Keep data on national company registries open and searchable

Waltraut Ritter says that, given the complexities of today's intertwined companies, national registries must remain open to cross-border searches

PUBLISHED : Thursday, 07 March, 2013, 12:00am
UPDATED : Thursday, 07 March, 2013, 6:51am


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As one of the most efficient e-services provided by the Hong Kong government, the Companies Registry regularly receives awards and recognitions. The e-Registry service in particular is popular, with around 2 million website visits per year.

The existing system for accessing and using the registry data, however, is limited, and not designed on open data principles which enable queries beyond simple company searches. There is also still a charge for searches, although the collection and data management is already paid for in the course of the agency's normal business. So why is a public agency "double-charging" for information?

As a trading fund, the registry generated HK$216.6 million profit after tax last year, some of which will be invested in service enhancement programmes. One of the biggest improvements could be to waive the search fees to increase usage.

This is what the New Zealand Companies Office did in 2007. Adopting an open data policy and having no fees makes delivery [technology] easier and less expensive, argues the New Zealand registrar. Similarly, the UK Companies House recently removed search fees on director appointments, and is likely to waive other fees to increase economic value from the reuse of public information assets.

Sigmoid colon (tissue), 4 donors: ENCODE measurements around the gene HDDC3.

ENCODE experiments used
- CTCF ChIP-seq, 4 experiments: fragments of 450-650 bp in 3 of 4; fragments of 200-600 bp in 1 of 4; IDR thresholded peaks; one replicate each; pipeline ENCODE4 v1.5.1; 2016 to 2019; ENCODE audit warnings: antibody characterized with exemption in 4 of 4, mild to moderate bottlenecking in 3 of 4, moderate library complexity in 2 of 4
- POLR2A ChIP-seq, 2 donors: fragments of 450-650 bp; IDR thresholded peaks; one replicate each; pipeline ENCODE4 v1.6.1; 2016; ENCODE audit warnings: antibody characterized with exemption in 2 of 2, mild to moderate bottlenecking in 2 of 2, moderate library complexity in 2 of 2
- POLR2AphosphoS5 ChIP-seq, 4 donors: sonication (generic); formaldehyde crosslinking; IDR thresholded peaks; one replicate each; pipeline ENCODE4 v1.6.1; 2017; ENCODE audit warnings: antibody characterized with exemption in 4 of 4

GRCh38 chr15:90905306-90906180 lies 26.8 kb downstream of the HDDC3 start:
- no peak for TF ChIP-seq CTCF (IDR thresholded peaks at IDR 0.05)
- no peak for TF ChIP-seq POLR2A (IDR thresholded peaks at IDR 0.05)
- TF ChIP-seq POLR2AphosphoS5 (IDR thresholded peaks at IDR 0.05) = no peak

So, amid the discussion about the new Companies Ordinance in Hong Kong, perhaps it is time to review the organisation's readiness for an increasingly open and connected knowledge-based economy.

Open company data was the basis for mapping connections between companies in the horsemeat scandal in Europe, which resulted in striking visualisations of a well-organised, cross-country supply network of illegal activities by companies with mutual shareholdings and directorships.

Such analysis was expensive and time-consuming before registries started to open up their datasets to enable broader queries on patterns of ownership and director searches across national boundaries.

OpenCorporates, an information service aiming to build the largest non-proprietary database of the corporate world, has collected over 50 million records of companies across the world. Many countries still score low on open access to company data even when comprehensive public information policies are in place.

The global economy is dominated by highly intertwined companies with complex ownership and control structures, which enables them to be "everywhere and nowhere", making it difficult for stakeholders to understand governance structures. National company registries need to develop information sharing structures suitable for searching across jurisdictions, so that it only takes one click to get the full picture of a company wherever it is registered. This is one of the reasons why it is critical for the Hong Kong Companies Registry to keep the full Hong Kong identification number as an identifier.

In preparing for the new Companies Ordinance, the registry might rethink its role in the global economy and embark on a real service innovation, not only providing a world-class public service in e-readiness but also in open data readiness.

Waltraut Ritter is managing director of Knowledge Dialogues, conducting research on the knowledge economy. She serves on the government's Digital21 Strategy Advisory Committee